Counting in the Wake of a Catastrophe: Challenges and Recommendations for the 2010 Census in the Gulf Coast Region
Leadership Conference on Civil Rights Education Fund - August 2009
Four years after the catastrophic combination of Hurricanes Katrina and Rita and multiple failures of government preparation and response, this report reviews factors that contribute to the unique difficulties in obtaining an accurate count in the Gulf Coast region for the 2010 Census. We recommend a set of policy and operational changes that would increase the likelihood of a successful count, which is vitally important to continued progress in communities still recovering from the impact of the 2005 storms.
The always-daunting task of accurately counting the U.S. population every 10 years is mandated by the U.S. Constitution. The count, carried out by the U.S. Census Bureau based on a nationwide survey of households, is used to allocate representation in the U.S. House of Representatives among the states, to draw congressional and state legislative district lines, to direct the distribution of trillions of dollars in federal, state, and private spending and investment decisions, and to assist in the evaluation and enforcement of civil rights protections.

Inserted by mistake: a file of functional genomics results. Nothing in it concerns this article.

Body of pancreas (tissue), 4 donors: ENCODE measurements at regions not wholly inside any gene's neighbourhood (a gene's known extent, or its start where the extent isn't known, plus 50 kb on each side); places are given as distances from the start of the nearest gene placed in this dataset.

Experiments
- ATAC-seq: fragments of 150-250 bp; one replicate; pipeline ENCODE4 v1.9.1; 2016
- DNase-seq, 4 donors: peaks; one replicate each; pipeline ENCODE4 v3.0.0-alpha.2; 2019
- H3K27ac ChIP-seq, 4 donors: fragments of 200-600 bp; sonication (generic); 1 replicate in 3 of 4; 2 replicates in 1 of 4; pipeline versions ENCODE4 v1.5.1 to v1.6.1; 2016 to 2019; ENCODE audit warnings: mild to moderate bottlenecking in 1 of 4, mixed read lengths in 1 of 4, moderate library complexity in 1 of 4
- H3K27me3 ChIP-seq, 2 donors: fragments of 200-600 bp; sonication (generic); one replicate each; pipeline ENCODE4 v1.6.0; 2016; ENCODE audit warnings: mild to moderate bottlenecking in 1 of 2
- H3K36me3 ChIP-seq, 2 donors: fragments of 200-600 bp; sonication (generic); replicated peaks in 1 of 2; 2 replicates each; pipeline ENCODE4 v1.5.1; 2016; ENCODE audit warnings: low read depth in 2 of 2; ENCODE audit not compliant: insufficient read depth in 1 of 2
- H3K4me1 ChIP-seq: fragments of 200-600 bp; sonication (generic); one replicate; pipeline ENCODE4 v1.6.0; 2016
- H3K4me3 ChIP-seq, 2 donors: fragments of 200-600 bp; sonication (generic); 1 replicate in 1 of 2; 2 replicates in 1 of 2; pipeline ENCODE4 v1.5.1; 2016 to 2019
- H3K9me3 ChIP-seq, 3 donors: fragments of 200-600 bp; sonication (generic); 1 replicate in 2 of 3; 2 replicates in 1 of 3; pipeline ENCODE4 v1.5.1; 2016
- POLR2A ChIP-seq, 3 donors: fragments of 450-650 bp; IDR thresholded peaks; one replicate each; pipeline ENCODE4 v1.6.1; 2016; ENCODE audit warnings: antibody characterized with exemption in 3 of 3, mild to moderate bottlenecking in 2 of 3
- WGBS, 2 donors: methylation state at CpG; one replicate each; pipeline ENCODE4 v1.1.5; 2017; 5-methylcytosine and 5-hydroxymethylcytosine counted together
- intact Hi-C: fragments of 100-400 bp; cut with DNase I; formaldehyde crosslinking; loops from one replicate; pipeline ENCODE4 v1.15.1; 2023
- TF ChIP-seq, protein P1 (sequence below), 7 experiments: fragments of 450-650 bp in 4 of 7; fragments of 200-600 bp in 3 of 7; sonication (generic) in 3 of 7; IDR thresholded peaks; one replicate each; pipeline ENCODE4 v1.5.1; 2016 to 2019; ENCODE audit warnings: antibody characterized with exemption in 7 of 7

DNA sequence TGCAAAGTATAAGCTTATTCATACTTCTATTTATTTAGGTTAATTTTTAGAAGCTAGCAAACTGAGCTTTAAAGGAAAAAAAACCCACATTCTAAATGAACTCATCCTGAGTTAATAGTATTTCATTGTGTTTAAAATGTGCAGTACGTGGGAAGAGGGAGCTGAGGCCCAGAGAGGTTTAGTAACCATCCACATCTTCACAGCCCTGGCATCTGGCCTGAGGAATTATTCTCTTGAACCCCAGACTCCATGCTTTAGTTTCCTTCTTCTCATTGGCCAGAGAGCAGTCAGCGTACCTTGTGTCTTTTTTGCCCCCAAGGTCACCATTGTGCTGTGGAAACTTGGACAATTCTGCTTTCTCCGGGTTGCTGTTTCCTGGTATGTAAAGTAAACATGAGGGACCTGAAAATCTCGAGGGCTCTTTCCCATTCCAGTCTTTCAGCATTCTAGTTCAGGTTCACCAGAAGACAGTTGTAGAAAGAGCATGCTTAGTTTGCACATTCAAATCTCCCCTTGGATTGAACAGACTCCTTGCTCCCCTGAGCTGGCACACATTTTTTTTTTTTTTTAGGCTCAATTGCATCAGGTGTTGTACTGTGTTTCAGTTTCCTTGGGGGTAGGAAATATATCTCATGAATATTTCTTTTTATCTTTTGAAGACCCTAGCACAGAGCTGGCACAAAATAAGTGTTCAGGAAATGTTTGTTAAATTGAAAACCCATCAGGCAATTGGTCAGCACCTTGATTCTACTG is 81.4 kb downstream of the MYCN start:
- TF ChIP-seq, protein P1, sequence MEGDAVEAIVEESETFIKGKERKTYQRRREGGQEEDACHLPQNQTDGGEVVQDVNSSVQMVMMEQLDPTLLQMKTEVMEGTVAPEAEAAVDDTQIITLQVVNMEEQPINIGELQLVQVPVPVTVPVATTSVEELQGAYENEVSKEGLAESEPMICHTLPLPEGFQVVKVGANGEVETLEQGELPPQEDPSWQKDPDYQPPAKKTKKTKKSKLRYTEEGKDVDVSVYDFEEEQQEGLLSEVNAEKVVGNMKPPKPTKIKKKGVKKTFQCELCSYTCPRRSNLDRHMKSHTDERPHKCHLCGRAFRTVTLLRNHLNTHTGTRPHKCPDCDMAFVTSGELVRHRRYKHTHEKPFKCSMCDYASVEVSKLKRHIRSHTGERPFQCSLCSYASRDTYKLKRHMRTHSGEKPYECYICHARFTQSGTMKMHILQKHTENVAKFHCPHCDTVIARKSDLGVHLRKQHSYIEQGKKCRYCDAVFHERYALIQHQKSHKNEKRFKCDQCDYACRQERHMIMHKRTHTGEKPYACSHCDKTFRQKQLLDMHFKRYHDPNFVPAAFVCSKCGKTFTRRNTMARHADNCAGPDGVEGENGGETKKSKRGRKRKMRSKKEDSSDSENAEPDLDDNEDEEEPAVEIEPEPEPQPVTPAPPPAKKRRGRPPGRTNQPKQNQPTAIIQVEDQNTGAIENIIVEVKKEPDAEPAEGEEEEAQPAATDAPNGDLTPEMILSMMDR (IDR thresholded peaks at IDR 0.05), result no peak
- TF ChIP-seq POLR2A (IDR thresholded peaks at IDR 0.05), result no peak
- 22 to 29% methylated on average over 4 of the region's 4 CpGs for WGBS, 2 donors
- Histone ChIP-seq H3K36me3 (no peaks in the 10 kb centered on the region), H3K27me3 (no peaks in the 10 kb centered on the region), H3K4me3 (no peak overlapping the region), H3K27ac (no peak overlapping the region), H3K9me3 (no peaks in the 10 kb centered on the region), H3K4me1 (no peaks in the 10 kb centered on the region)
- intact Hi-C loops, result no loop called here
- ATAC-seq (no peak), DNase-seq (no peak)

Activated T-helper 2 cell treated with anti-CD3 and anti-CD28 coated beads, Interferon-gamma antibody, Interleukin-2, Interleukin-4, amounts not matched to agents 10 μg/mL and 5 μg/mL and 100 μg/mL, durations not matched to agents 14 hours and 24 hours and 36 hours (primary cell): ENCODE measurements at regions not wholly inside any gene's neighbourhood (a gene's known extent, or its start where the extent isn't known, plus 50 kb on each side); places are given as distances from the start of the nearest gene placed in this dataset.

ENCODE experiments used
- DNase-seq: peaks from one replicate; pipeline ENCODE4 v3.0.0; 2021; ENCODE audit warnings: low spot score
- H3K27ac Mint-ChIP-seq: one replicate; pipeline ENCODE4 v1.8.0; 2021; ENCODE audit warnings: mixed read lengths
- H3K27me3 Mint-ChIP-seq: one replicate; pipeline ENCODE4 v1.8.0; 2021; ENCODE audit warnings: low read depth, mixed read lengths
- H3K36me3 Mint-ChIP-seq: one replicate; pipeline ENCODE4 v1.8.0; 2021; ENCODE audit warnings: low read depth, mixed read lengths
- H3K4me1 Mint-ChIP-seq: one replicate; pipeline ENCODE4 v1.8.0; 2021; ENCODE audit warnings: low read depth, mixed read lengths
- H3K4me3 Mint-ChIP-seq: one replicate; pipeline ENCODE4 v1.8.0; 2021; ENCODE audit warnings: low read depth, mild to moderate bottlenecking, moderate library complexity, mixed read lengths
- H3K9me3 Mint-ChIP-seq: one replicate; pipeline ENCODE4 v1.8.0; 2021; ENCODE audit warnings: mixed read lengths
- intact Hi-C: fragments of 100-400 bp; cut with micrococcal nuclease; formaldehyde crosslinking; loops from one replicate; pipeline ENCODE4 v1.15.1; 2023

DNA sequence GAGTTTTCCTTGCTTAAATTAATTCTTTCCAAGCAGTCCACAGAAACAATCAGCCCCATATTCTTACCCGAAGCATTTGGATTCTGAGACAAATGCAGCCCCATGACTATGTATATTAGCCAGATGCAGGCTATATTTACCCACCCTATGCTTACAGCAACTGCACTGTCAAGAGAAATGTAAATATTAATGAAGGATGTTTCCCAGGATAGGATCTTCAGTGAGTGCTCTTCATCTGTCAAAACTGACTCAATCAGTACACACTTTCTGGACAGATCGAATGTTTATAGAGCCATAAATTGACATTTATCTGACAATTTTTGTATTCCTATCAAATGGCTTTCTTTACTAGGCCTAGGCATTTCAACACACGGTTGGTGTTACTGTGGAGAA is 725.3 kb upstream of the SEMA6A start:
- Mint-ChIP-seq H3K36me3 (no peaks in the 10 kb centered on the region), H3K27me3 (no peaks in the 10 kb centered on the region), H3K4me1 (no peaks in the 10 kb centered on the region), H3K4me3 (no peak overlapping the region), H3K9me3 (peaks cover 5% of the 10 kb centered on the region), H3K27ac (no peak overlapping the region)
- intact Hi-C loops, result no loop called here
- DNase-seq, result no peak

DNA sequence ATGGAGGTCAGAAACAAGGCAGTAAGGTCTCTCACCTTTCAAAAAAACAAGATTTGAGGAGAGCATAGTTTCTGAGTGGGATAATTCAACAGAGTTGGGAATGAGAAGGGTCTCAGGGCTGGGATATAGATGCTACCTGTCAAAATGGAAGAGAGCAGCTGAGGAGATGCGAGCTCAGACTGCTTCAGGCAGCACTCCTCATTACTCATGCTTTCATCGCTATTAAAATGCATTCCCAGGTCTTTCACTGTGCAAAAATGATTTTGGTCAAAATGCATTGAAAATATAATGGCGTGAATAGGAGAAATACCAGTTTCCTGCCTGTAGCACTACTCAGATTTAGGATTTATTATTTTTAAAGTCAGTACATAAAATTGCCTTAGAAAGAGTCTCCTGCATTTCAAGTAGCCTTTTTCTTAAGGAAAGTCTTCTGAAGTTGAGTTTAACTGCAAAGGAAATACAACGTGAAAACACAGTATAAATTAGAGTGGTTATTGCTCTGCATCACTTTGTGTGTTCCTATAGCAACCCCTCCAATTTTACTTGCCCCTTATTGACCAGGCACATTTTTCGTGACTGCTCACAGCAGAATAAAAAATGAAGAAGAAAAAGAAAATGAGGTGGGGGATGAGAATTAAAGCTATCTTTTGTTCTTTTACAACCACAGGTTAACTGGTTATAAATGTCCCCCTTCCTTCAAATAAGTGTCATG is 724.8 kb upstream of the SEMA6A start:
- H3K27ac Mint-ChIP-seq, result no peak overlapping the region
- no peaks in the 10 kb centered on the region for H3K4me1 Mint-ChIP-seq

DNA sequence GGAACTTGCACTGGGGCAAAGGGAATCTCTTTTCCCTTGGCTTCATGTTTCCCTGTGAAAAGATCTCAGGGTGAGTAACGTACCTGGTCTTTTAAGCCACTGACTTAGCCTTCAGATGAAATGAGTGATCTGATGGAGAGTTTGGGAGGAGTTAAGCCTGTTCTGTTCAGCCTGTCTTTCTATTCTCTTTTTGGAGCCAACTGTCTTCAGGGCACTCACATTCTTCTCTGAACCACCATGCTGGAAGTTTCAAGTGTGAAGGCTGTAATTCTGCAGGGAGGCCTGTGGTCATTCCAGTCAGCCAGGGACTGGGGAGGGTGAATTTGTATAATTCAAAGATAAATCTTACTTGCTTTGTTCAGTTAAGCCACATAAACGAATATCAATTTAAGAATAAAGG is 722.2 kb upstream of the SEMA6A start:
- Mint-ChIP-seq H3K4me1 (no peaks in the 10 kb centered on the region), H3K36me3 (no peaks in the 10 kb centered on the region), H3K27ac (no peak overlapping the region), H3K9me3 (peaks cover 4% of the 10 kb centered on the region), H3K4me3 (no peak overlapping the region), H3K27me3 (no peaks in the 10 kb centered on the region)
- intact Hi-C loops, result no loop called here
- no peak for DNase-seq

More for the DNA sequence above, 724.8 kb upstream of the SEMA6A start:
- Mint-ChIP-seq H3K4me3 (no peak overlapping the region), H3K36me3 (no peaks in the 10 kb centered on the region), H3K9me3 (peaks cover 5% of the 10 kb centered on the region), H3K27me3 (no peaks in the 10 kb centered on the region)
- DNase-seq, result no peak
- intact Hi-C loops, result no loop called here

The uneven accuracy of previous Census counts – particularly the higher likelihood that racial and ethnic minorities, people with low income, people with limited English proficiency, and others are more likely to be undercounted – raises serious civil rights concerns about equality of political representation and economic opportunity.
For the 2010 Census, the task will be exceptionally challenging in the Gulf Coast region.
View the report by section below, or download a printable version of the full report (PDF).
Table of Contents
- Importance of the 2010 Census to the Gulf Coast Region
- Difficulties of a Post-Katrina Count in Gulf Coast Communities
- Good News from the Census Bureau
- Reasons for Continued Concern
- This Report
- The Long-Term Demographic Impact of Katrina
- The Changing Racial and Ethnic Landscape
- Demographics and Hard-to-Count Areas
- Vacant Housing Units
- Households without Telephone Service
- Renter-Occupied Housing
- Addressing the Challenges of an Address-Based System
- Residence Rules and Displaced Residents
- Difficulties in Enumerating Immigrant and Migrant Populations
- The Impact of High Vacancy Rates and Temporary Housing
- Consequences of More Households without Phone Service
- A Potential Downside to Relatively Strong Economic Conditions
- Communications Campaign